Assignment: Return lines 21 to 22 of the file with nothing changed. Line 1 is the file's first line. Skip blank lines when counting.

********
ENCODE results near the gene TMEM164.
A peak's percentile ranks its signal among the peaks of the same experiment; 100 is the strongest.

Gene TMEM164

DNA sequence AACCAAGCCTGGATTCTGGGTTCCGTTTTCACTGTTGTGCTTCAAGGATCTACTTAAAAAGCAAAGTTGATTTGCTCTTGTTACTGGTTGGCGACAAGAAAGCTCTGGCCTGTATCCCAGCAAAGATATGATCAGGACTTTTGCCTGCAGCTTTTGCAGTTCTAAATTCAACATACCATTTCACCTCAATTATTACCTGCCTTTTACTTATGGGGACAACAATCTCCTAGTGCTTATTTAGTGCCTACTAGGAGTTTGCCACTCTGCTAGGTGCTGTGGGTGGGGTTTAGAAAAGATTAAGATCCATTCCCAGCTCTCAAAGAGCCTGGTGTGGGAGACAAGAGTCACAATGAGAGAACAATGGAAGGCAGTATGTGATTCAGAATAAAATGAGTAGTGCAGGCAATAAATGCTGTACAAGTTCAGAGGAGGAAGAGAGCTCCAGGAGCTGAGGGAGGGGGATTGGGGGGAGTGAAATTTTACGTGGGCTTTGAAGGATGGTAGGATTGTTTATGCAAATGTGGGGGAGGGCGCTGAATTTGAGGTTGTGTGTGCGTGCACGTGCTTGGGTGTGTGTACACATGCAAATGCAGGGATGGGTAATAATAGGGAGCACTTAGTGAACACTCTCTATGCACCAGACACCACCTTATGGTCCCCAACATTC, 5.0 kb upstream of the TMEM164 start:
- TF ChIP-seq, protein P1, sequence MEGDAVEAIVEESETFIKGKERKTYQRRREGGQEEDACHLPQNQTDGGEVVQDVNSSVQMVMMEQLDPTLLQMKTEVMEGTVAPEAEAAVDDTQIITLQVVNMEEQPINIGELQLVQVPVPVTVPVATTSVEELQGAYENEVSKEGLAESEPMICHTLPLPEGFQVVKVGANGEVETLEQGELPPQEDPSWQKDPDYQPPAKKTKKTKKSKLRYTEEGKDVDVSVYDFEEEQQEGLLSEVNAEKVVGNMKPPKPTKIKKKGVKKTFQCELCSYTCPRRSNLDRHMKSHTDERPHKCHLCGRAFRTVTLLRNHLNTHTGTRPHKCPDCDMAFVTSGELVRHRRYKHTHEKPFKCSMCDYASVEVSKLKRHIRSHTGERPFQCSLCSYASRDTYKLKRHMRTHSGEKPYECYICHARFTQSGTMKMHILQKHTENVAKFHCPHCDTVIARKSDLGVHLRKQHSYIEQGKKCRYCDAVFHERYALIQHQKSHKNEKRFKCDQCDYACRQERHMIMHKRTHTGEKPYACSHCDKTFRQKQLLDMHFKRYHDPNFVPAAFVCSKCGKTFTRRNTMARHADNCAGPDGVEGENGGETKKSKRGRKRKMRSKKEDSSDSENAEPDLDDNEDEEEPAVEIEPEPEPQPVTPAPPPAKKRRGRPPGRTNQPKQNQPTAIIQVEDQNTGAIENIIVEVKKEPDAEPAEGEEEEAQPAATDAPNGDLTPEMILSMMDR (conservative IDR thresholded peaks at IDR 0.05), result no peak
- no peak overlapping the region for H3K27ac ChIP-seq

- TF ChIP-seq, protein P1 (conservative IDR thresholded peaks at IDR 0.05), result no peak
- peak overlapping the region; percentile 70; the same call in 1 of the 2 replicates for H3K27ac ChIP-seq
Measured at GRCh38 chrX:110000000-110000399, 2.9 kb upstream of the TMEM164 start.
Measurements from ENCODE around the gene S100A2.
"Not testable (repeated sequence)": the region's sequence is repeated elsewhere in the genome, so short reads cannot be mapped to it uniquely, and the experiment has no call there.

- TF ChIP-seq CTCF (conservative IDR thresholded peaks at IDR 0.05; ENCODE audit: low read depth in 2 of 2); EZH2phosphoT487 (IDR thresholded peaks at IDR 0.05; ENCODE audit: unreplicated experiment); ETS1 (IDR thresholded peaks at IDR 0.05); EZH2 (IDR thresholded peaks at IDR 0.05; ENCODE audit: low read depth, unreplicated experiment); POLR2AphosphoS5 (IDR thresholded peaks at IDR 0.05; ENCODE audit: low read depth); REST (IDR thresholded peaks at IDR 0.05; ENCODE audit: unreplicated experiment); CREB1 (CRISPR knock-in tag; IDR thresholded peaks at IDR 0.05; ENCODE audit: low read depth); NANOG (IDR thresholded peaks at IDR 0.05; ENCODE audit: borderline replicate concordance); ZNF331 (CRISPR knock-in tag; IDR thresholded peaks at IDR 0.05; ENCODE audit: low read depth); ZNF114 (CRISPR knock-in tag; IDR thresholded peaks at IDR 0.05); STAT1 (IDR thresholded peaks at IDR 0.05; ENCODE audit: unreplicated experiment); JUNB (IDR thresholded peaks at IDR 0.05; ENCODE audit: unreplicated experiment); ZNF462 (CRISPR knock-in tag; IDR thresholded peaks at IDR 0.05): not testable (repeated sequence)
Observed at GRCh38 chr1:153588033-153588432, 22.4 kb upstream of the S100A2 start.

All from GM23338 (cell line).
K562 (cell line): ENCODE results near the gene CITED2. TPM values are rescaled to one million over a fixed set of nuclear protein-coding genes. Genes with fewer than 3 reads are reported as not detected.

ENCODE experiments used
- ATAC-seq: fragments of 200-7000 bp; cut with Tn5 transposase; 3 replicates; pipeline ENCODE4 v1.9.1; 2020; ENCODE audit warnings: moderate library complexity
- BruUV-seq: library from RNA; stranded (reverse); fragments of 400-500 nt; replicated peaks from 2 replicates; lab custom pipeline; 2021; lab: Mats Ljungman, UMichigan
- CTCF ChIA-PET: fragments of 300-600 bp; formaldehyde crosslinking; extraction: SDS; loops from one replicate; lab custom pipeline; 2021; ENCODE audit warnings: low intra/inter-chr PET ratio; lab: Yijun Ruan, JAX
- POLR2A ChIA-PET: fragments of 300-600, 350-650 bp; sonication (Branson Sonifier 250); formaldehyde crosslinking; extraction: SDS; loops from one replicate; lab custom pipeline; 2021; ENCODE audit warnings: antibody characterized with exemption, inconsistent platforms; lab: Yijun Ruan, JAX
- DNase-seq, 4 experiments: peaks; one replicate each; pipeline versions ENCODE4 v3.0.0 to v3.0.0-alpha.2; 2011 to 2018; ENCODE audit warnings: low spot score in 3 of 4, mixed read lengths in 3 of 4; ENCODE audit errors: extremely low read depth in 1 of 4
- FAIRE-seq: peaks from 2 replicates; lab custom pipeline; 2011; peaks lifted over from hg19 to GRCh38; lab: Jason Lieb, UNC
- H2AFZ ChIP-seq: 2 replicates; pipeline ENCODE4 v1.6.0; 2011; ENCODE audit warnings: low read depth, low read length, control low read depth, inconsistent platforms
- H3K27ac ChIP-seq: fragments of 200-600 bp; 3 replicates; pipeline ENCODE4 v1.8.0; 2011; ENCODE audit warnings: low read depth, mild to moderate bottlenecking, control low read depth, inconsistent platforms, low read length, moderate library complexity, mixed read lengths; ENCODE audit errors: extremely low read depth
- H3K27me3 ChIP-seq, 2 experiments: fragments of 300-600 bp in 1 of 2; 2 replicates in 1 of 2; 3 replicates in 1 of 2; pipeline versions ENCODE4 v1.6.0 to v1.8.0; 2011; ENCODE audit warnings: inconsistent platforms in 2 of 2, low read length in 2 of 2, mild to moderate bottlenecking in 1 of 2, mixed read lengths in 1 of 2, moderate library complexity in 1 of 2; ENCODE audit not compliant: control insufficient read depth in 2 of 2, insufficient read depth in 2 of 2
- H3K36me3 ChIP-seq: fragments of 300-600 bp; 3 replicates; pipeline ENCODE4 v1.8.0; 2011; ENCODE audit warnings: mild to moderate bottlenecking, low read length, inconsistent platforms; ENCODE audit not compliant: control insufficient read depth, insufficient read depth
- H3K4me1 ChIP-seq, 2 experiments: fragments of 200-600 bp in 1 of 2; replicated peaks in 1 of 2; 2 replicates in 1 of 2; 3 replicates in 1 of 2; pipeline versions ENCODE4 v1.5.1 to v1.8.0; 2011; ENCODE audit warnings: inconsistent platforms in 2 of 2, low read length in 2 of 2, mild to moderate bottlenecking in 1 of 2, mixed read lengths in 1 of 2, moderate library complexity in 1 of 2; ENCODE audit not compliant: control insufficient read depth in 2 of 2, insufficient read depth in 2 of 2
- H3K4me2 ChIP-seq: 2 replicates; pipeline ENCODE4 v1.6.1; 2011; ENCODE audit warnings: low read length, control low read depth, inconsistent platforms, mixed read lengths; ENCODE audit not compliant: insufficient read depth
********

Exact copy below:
- DNase-seq, 4 experiments: peaks; one replicate each; pipeline versions ENCODE4 v3.0.0 to v3.0.0-alpha.2; 2011 to 2018; ENCODE audit warnings: low spot score in 3 of 4, mixed read lengths in 3 of 4; ENCODE audit errors: extremely low read depth in 1 of 4
- FAIRE-seq: peaks from 2 replicates; lab custom pipeline; 2011; peaks lifted over from hg19 to GRCh38; lab: Jason Lieb, UNC